Why are frozen vegetables and fruits are sometimes higher in nutrition than fresh ones?
Some vitamins and antioxidants degrade over time. Freezing a fruit or vegetable stops or really really slows down this process, so the vitamin content of frozen produce might be higher than one that has been sitting in the produce section (or in your fridge drawer) for a few days.
(This is not to say that fresh vegetables or fruit are devoid of nutrition if you don’t eat them right out of the ground or off the tree – it is only a very small portion that degrades. I just like to illustrate that you aren’t missing any nutrition by eating frozen produce)
Besides excellent nutrition, think of the other benefits of frozen produce!
No washing, chopping, slicing, peeling, needed – ready to use!
Most plain frozen fruits and vegetable products are just that – frozen fruits and vegetables. They don’t contain any added salt, sugar, fat, or preservatives! (You can always check the ingredients list if you want to make sure)
Sometimes they are more affordable than fresh, especially if it is a seasonal item (like strawberries or peaches) or one that does not grow where you live
Some vegetables are even packaged in a bag you can microwave directly so you don’t even have to get another dish dirty! (This is easy and pretty safe and a great way to get kids helping – just be careful with the hot package when it’s done!)
Some ways to use frozen produce besides steaming or making smoothies
Add frozen fruit to baked goods – blueberry muffins anytime 😀
Top a cereal or yogurt with frozen fruit
Cook frozen fruit with a few spoons of sugar to make a syrup that you can use on whatever you like!
Add frozen vegetables into the last few minutes boiling pasta to get an extra serving of veggies
Add frozen vegetables to a soup – again you can just throw them in the last few minutes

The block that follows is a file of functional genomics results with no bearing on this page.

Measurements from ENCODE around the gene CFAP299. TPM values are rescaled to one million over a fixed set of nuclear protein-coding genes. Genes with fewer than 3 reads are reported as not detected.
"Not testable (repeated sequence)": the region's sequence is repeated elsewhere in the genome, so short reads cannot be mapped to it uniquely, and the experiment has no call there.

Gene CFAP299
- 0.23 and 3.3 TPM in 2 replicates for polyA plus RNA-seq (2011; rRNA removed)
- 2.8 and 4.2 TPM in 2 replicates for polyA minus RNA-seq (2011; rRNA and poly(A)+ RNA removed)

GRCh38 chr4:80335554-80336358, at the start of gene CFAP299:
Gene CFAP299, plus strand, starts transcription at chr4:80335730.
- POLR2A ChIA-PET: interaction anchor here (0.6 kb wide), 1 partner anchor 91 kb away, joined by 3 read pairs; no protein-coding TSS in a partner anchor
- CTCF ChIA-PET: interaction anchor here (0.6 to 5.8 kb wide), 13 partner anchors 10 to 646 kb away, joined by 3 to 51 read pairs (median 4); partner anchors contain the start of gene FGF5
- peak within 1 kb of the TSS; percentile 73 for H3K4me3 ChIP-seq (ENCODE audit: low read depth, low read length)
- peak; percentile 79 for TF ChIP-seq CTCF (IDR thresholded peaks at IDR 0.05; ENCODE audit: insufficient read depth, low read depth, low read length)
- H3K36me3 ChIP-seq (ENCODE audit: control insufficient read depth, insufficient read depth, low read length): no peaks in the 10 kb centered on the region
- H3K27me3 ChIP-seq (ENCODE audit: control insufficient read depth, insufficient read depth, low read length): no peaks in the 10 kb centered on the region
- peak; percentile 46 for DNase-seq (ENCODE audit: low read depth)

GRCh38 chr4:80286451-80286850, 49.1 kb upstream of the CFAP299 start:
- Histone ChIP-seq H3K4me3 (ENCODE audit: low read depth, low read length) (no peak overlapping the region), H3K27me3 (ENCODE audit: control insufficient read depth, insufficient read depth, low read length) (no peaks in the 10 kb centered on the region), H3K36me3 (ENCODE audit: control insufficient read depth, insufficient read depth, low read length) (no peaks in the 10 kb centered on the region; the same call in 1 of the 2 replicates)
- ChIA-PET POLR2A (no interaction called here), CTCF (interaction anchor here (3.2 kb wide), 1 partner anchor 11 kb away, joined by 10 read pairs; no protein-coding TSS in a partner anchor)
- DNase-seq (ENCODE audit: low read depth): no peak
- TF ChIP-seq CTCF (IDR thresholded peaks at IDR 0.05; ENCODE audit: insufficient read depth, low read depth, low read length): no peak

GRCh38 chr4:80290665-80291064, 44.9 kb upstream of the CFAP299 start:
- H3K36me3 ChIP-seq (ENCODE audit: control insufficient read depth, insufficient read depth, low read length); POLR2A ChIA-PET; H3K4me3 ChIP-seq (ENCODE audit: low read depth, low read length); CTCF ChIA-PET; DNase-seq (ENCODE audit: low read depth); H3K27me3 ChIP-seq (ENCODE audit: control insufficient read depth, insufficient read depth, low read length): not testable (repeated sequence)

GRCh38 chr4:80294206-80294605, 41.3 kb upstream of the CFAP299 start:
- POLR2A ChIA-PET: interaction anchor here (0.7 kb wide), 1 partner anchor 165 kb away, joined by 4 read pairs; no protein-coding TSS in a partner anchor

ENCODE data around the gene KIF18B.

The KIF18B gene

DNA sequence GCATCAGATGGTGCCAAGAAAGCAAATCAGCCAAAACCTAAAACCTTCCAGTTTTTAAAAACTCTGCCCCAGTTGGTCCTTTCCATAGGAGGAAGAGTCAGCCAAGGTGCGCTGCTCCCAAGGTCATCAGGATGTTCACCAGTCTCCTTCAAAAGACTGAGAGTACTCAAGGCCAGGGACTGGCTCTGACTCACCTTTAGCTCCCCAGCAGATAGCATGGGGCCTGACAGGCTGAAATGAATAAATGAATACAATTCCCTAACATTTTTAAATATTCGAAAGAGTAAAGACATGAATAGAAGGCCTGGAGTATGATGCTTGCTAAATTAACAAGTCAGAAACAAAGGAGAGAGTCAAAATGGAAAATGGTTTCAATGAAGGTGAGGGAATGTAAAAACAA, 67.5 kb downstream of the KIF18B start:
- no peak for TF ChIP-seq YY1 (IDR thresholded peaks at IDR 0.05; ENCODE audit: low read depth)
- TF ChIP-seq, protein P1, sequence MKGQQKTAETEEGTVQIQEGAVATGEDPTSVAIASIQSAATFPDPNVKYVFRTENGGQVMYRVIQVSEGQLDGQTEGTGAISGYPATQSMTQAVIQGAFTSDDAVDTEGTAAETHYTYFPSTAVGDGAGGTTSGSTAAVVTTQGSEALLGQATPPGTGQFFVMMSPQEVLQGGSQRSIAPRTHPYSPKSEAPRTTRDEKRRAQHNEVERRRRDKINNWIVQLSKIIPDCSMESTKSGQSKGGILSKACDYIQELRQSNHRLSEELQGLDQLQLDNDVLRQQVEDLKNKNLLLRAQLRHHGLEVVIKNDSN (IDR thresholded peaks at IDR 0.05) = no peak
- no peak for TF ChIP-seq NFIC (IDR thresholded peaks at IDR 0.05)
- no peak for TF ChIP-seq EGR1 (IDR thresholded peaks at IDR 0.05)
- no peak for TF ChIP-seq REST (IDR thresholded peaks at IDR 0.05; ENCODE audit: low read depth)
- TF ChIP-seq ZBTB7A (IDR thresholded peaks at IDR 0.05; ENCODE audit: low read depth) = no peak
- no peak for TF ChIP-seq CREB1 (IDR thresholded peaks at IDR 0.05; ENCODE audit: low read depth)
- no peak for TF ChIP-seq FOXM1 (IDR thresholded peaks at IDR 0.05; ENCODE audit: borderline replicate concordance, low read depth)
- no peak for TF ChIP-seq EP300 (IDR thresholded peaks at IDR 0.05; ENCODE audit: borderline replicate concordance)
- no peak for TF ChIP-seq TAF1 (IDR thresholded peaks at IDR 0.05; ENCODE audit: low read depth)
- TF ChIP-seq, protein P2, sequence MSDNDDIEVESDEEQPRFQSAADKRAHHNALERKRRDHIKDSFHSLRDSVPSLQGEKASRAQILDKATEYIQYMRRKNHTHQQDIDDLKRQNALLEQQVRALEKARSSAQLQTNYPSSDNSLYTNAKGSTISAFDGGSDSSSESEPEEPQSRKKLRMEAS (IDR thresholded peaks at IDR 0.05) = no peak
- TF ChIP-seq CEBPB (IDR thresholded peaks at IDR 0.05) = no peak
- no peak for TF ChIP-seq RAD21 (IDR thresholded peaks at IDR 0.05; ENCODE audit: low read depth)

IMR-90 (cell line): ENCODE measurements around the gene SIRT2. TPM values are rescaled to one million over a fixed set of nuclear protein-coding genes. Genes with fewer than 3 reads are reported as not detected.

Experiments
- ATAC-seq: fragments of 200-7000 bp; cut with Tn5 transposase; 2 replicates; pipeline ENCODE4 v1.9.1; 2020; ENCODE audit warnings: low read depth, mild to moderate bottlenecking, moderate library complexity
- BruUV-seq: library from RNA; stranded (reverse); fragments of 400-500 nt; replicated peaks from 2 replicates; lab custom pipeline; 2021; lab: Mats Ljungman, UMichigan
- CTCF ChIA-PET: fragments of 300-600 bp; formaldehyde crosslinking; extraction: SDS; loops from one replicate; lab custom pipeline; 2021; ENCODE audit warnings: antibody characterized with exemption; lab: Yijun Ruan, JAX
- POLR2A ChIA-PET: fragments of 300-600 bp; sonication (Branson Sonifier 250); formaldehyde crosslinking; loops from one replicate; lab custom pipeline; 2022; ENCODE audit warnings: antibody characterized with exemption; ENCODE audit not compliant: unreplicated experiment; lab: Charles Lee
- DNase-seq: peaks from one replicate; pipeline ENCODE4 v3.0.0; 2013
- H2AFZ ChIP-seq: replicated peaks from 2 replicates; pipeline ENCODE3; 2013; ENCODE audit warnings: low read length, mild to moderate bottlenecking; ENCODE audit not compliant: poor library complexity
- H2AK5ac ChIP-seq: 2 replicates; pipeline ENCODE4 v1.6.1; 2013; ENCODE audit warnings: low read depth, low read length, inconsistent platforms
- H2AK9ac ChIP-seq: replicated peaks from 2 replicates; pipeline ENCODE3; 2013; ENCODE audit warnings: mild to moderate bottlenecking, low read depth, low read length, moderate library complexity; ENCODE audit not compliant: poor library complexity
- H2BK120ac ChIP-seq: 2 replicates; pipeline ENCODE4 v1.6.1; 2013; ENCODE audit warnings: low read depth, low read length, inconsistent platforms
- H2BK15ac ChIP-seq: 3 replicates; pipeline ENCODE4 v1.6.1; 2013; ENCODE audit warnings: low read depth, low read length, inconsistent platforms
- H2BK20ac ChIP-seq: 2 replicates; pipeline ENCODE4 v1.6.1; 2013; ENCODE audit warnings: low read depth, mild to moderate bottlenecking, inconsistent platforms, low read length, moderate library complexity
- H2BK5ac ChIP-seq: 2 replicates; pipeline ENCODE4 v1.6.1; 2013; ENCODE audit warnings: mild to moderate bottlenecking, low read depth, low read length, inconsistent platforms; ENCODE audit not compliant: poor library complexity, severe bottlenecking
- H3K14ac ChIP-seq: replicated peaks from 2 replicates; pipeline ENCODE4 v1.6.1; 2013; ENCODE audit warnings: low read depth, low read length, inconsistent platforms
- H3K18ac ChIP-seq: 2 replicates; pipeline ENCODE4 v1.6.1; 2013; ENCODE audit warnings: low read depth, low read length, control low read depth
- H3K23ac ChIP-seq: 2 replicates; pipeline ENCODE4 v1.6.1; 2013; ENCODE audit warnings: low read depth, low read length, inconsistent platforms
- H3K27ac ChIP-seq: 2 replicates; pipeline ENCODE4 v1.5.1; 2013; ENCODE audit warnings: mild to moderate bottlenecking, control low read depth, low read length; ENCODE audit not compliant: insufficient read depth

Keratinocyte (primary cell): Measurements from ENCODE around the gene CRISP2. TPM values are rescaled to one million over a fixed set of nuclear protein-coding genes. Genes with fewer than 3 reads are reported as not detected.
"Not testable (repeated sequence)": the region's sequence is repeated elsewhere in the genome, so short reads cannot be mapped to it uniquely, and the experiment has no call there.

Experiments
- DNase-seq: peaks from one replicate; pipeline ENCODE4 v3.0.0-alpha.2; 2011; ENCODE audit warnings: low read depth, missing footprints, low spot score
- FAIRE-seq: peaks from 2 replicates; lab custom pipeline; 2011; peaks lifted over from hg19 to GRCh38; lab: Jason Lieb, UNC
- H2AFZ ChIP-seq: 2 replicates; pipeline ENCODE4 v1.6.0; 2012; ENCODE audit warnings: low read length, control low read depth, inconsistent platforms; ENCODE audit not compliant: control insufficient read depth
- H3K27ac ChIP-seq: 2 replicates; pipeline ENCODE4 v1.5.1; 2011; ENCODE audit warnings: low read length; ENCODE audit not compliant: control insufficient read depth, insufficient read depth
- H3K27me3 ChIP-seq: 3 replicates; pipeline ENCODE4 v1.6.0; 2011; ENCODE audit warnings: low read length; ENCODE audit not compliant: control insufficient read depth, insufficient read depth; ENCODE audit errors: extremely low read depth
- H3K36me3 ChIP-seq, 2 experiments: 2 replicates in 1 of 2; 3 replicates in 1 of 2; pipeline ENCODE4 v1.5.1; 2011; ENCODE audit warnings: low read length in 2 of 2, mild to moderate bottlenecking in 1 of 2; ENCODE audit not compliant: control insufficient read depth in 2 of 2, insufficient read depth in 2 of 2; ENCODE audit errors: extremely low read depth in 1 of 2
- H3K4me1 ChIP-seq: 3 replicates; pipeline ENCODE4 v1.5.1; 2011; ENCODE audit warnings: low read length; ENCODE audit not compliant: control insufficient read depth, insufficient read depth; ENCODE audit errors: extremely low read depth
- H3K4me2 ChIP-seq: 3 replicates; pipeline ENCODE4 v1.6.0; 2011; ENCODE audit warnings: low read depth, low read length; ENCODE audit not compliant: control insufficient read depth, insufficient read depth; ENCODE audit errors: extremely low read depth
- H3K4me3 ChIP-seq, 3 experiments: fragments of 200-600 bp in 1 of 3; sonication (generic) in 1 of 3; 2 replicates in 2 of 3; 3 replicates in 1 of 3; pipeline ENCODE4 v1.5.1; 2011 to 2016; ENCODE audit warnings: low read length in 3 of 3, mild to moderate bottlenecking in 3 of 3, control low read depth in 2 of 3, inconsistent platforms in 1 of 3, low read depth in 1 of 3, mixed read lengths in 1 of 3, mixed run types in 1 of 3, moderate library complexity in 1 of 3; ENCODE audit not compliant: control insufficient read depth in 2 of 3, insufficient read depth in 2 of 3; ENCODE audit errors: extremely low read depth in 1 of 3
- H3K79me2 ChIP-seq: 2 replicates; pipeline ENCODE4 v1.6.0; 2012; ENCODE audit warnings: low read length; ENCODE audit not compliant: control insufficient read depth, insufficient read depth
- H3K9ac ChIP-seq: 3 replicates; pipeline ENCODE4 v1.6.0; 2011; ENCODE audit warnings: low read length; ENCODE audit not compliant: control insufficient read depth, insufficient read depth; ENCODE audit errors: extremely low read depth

Look. I’m tired today, so we’re going to talk about something that I had actually planned in advance, but is appropriate for a day when you are tired and don’t feel like cooking or maybe don’t even feel like eating a meal:
How to make a meal out of snacks.
The fancy version of this is charcuterie. Or a smorgasbord. Although I recently looked up what a real Swedish smörgåsbord is, and apparently it includes 7 courses and must include herring and I don’t know if I’ve ever even had herring.
Anyway, you can have snacky meals that look like this:
But they can also look like this:
They can be fancy, but they don’t have to be. Most of the time when I eat a snacky meal, it’s because I’m already tired or too hungry to cook, so putting in the work to make it fancy would defeat the purpose.
The snacky “meal” I’m writing about today is assembling a meal out of things you already have on hand, or can prepare quickly and easily (like washing grapes, cutting up cheese, or baking some frozen sausage cheese puffs)
What are the ingredients?
Ideally, a snacky meal contains at least 1 fruit and/or vegetable, at least one protein food, and at least one starch.
This can definitely be modified, but the dietitian here recommends you get all your food groups (or at least 3 out of the 4).
What do you have in the fridge/freezer/cabinets that can fit in each of those categories? See some examples below
All of my examples here are finger food, but they don’t necessarily have to be – this is a great time to bring in leftovers.
As you can see, we often eat cheese for our protein – but you can use whatever you prefer and generally have on hand: hard boiled eggs, jerky, tuna salad, leftover chicken, salami, sliced lunch meat, nuts or seeds or trail mix, yogurt, leftover meatballs, fish sticks, chicken nuggets, hummus, leftover lentil or bean salad
Best if you can include both a fruit and a vegetable – or even a variety of both, but again, the idea is to pull from what you already have, not make more work for yourself. This is a great time to pull out leftover vegetables, the bag of baby carrots, the end of the salad greens that need to be eaten, those random olives or pickles that you always forget about and the bag of grapes that nobody is eating because they’re in the fridge and not on the counter. Don’t forget about dried fruits! No prep needed for those and I know mine often get neglected as they are hidden in a cabinet.
Starches are often prevalent in pantries and readily available for snacky dinners: crackers, bread, chips, pretzels, tortillas, etc. Don’t forget about leftovers – leftover pasta, potatoes, waffles – you might come up with some odd combinations, but the bottom line is – you’re being nourished!
This is a perfectly fine way to have a meal. Kids (especially young kids) often love eating this way because there are a lot of finger foods involved, they feel like they have more choice, and there are often a lot of familiar foods offered.
It may also be helpful for adults who are struggling with poor appetite, low energy, or low motivation to make sure they are getting the nutrition they need.
What do you think? Have you ever had a snacky meal before? What type of foods do you like to include?